In this edition of the regular feature, the young members committee interviewed the recently elected president of the IGS.
Name / Institution: Dr. Chungsik Yoo, PhD., Sungkyunkwan University, South Korea.
Specialist Field: Geotechnical Engineering, Geosynthetics, Geosynthetics reinforced walls and slopes, Tunnelling, Large-scale numerical modelling of geo-structures.
What originally inspired you to enter civil engineering, and what continues to do so?
During the mid-1970’s, when I was in high school, South Korea’s economy was booming and there was a significant expansion of urban populations. Significant infrastructures such as metros, railways, roadways, urban infrastructures, etc., were needed, and therefore South Korea was literally under construction. At that time, I was fascinated by the fact that a city, especially Seoul, could be reshaped with construction activities and therefore decided to enter into civil engineering. During my college years, I became very interested in geotechnical engineering, especially geosynthetics and tunnelling, which in turn led me to pursue a PhD study. Whenever I revisit geotechnical principles and find solutions to difficult geotechnical projects with the geotechnical principles, I am still excited.
What do you enjoy most about working in the industry?
As a university professor, I often get involved in consulting work for the construction industry with my graduate students. I am very excited and happy when students learn how to solve real life problems with what they learned during the class and research work while they carry out a consulting project. This is indeed a win-win situation for all the parties involved, including myself, students, and industry.
When and where was your first involvement with geosynthetics?
During my PhD study at Penn State University in USA, I had to validate a three-dimensional finite element code that I developed. My advisor, Dr. Mian Wang, who happened to be a friend of Dr. B.M. Das, told me to contact him to get experimental test results on geogrid reinforced foundation. Dr. Das kindly provided me the results and I was fascinated by the fact that a polymeric material can improve the bearing capacity of a footing when properly installed. Since then, I have been deeply involved in geosynthetics.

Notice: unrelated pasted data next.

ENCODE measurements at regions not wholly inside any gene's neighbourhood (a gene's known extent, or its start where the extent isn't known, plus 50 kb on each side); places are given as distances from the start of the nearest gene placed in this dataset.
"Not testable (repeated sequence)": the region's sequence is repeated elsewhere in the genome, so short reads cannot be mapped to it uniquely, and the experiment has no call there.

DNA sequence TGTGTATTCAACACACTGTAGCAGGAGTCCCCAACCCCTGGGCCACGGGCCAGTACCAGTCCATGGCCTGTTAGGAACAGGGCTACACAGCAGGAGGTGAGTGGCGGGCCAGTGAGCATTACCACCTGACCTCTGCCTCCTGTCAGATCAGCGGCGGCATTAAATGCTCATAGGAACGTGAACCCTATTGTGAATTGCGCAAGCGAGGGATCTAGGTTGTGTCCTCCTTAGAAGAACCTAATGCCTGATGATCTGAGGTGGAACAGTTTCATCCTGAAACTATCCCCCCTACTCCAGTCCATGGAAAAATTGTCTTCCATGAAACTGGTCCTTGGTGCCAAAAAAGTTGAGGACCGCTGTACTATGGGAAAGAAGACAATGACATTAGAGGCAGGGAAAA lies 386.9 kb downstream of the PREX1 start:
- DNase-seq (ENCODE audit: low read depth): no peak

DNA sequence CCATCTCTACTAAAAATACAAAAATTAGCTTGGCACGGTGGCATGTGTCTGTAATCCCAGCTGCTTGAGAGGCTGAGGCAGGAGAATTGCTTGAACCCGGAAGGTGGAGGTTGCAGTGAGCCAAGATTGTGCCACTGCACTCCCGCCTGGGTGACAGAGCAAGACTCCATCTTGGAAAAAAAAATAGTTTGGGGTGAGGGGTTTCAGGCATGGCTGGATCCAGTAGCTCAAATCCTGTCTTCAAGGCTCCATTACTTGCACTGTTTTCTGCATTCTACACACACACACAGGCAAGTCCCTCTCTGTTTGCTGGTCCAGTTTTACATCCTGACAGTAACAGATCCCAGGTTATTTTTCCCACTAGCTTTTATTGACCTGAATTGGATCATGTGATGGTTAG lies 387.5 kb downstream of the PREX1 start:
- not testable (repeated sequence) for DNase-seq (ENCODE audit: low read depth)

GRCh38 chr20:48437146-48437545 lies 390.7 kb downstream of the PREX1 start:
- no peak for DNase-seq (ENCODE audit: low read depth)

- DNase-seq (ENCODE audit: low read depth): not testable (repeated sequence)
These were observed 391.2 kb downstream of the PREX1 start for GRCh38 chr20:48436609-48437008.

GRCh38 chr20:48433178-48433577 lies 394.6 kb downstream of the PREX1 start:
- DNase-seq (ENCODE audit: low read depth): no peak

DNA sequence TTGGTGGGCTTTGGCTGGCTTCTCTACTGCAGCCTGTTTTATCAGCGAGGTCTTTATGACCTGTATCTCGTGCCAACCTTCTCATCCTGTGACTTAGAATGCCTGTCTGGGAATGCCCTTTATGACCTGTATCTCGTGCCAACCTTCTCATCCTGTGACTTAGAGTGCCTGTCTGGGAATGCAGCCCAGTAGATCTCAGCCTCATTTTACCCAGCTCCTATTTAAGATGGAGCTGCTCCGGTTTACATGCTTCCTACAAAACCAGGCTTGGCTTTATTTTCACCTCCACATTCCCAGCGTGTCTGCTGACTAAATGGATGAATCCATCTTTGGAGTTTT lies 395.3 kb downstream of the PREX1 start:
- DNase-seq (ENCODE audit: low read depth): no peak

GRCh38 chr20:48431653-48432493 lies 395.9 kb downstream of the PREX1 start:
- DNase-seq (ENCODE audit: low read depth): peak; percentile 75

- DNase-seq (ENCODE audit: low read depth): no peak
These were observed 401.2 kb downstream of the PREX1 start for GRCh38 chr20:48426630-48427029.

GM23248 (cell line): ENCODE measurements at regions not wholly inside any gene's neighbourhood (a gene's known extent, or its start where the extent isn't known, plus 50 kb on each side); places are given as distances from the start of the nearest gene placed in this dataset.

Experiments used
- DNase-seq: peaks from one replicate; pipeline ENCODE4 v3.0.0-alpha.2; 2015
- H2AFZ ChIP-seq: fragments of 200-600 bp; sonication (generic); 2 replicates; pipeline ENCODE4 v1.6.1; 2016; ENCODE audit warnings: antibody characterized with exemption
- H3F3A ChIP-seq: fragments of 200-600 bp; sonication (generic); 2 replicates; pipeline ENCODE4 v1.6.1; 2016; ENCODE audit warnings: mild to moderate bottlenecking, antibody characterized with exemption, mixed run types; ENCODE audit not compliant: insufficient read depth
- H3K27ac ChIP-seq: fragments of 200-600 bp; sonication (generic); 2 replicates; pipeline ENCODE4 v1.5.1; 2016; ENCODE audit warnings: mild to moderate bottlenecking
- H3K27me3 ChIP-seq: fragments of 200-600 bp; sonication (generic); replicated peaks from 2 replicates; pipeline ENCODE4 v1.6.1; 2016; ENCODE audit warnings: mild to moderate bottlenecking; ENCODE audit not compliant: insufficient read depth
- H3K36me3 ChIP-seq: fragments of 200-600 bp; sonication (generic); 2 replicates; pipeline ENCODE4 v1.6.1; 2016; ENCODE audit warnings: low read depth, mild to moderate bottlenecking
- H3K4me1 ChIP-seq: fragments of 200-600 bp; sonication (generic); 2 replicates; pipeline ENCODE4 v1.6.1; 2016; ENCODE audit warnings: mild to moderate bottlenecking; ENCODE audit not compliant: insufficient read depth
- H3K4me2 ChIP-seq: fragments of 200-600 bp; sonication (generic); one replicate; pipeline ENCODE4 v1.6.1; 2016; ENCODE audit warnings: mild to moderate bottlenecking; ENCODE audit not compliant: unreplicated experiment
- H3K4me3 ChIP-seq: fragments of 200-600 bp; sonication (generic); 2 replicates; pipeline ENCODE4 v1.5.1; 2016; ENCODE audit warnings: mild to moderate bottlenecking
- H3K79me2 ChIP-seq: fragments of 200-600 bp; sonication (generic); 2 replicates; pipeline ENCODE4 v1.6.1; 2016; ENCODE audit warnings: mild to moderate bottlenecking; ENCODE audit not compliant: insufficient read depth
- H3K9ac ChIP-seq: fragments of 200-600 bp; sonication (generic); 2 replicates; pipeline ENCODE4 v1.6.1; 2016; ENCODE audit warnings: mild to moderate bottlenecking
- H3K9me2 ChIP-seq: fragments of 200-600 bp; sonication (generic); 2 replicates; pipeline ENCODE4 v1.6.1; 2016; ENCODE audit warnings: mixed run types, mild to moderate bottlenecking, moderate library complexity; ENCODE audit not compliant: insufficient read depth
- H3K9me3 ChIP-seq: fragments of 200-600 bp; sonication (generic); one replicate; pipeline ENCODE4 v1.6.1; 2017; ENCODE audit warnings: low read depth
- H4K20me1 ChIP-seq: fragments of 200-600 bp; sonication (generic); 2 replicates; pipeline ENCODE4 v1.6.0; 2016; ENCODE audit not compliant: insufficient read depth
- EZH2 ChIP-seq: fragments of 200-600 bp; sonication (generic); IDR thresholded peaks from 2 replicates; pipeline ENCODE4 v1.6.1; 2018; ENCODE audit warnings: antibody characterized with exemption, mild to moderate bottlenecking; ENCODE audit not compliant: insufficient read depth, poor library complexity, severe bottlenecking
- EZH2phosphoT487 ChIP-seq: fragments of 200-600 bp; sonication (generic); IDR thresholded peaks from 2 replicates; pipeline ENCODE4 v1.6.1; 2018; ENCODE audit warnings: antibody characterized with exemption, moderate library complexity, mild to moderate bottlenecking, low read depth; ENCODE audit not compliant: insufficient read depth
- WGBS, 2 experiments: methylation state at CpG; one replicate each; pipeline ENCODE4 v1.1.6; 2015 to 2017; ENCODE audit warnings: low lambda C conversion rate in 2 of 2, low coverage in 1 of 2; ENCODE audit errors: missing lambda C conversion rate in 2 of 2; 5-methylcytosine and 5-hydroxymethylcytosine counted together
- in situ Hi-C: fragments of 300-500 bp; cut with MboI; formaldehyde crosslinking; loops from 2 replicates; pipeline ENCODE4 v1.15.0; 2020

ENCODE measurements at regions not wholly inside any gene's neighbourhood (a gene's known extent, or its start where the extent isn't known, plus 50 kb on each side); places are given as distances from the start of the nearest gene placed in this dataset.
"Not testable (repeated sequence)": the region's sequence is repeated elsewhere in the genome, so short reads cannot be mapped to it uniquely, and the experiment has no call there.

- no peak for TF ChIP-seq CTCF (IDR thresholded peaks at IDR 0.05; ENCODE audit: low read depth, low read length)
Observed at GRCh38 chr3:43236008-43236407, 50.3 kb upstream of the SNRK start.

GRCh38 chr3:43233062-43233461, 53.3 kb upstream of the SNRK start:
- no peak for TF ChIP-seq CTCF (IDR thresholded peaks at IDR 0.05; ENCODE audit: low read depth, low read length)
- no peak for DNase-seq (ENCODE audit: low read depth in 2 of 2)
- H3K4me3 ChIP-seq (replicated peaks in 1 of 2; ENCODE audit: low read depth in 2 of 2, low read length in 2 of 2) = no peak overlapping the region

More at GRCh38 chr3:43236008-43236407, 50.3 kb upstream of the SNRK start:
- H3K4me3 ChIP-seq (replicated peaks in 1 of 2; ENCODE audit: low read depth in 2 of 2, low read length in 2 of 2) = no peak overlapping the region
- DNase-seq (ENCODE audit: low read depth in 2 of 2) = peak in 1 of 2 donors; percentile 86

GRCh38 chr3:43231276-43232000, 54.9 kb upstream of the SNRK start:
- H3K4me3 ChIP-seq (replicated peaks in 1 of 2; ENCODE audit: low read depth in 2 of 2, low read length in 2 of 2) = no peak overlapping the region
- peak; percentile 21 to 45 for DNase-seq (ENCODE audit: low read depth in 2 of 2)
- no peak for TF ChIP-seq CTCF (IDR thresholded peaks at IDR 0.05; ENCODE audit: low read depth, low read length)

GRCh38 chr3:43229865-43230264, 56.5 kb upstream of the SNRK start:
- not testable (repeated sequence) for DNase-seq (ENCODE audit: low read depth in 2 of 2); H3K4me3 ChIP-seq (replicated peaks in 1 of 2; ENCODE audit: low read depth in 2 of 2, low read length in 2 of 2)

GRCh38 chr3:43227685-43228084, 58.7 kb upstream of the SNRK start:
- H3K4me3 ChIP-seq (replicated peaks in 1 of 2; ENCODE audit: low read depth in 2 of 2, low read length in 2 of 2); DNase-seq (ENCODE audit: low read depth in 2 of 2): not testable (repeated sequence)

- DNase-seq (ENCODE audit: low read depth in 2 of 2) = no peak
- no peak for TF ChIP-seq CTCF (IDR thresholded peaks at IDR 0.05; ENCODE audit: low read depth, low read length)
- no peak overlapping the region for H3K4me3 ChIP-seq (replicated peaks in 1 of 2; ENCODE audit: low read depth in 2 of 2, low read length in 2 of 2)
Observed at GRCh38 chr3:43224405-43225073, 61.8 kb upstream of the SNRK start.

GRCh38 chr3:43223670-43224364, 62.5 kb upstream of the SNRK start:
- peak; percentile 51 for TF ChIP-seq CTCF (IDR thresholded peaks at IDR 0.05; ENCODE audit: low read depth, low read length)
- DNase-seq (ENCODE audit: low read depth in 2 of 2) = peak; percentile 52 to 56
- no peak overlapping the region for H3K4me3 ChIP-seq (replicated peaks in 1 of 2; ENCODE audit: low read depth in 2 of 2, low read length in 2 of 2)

Do you have any advice for young engineers beginning their careers? What do you think are the most important skills in today’s industry?
Today’s university engineering education is shifting its paradigm to educate students with multidisciplinary background. This is because society and industry need engineers with diverse skills and creative thinking. That said, I advise young engineers to try to bring a great deal diversity into the way they think. Fundamentals are also important in engineering. In order to become a competent geotechnical/ geosynthetic engineer, he or she must be good with fundamental geotechnical/geosynthetic principles. Last but not least, networking is also as important as technical side. Try to be actively connected with people.
What do you hope to achieve during your presidency of the IGS? How can young members contribute?
As the new IGS President, it is my responsibility to take full advantage of the wealth of achievements and to lead this great society to the next level. Just because the IGS is doing well doesn’t mean that we cannot do even better. It is critical for the IGS to remain forward-thinking and innovative. My aim is, therefore, is to focus on the future in order to move forward, while continuing to carry on the current agenda that have been planned. One of the important agenda during my presidency is “Get young members involved”. Young members are the future of the IGS. One of my top priorities will be expanding young membership to incorporate young minds for leadership development in the IGS. More opportunities will be given to young members to share knowledge and ideas, to connect with leaders in the field, and to have better education and training. I look forward to active involvement of young members in the IGS activities in the coming years.
Do you have any hobbies and interests outside work?
I enjoy Jogging, playing golf, listening to music and playing guitar (see below).
Ian Scotland, Communications officer of the Young Members Committee.